Houston sees leaders emerging on defense

semerson@macon.comJune 19, 2014 


Georgia strong safety Corey Moore sacks Florida quarterback Tyler Murphy to bring up 4th and 26 with less than ten minutes left in the fourth quarter.

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ATHENS - There's been a lot of talk about defensive leadership lately, namely the lack of it on last year's team. So an observation made by an offensive player on Thursday is worth passing along.

Last weekend Georgia's entire team was put through a simulated set of exercises by current and former military members. It included some Army Rangers, for example, and was meant to be a team-building exercise.

Kolton Houston, a senior offensive linemen, noticed that three players in particular were vocal in organizing and leading their teammates: Inside linebackers Amarlo Herrera and Ramik Wilson, and safety Corey Moore. All three are seniors.

"For the defensive side it showed that we actually do have some good defensive leaders," Houston said. "Corey and Amarlo, they really stepped up. And so did Ramik. That was good to see."

Houston said Moore was the most vocal, which is a positive sign for the beleaguered secondary.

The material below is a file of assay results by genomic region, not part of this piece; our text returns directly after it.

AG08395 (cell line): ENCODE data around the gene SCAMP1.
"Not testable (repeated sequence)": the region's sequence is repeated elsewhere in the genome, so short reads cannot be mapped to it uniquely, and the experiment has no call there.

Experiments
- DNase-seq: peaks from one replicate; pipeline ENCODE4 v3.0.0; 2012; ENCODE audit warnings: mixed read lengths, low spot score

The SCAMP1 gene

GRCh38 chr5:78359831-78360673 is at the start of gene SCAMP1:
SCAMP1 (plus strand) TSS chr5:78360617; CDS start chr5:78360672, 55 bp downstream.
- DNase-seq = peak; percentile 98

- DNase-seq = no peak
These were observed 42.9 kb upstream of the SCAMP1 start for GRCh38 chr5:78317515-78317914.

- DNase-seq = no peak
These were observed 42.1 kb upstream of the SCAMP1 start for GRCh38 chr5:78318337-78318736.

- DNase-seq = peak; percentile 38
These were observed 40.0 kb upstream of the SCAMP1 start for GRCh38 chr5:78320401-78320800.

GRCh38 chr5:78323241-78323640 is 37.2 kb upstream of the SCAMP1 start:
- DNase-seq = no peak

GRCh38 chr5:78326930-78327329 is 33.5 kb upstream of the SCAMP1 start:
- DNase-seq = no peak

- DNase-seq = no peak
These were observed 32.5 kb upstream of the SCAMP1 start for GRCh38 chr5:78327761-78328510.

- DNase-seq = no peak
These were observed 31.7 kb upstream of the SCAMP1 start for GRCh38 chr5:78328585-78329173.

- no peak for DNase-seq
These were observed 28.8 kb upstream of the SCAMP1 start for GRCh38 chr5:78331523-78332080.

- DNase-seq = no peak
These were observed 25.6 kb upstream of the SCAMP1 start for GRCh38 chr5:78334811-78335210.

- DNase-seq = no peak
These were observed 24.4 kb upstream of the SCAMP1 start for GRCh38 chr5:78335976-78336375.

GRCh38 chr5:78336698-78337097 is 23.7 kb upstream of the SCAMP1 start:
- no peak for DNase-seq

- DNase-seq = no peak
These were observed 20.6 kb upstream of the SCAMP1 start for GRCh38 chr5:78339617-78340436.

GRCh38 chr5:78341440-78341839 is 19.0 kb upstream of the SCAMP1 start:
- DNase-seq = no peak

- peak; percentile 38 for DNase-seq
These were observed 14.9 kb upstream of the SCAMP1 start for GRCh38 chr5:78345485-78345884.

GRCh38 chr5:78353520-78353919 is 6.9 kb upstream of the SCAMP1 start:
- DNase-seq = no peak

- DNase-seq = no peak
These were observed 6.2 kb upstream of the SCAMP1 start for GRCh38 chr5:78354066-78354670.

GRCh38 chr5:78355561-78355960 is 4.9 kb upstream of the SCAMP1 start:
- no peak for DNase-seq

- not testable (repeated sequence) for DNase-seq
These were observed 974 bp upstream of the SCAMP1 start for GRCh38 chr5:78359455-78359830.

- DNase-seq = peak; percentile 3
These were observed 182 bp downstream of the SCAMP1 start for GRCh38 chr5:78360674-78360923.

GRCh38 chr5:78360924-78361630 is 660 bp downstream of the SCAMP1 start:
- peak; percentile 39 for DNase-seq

Later, Houston was asked why those players taking leadership role stood out.

"Just because of all the changes they went through, and the coaching staff," he said. "Back two years ago the offense was the biggest question, but this spring the defense was the biggest question. They were always getting heat. And especially when you have new coaches it's kind of hard for the guys out there. And so when this came around those leaders solidified themselves."

On the offensive side, Houston said the "main three leaders" are quarterback Hutson Mason, receiver Chris Conley and center David Andrews.

Sophomore inside linebacker Ryne Rankin, the other player UGA made available to talk about last weekend, was quizzed on the effect of the offseason upheaval on his side of the ball. On the players leaving, Rankin said he didn't think Georgia had a problem with player attrition.

"You've just gotta act right," he said.

He was asked more directly: Will the defense be better off without the players who have left, despite their talent?

"I don't know, it's sad to see people leave the program. But you've just gotta be able to act right," Rankin said. "I mean, grow up, be a man. You act wrong outside there and you're gonna end up in jail. It's simple."

On the coaching front, Rankin reinforced the offseason theme: Simpler is better, thanks to new defensive coordinator Jeremy Pruitt.

"Pruitt just simplified everything. It's just so simple. It's night and day," Rankin said. "We knew the play, but then it was so much going on. The plays this year are so much simpler."

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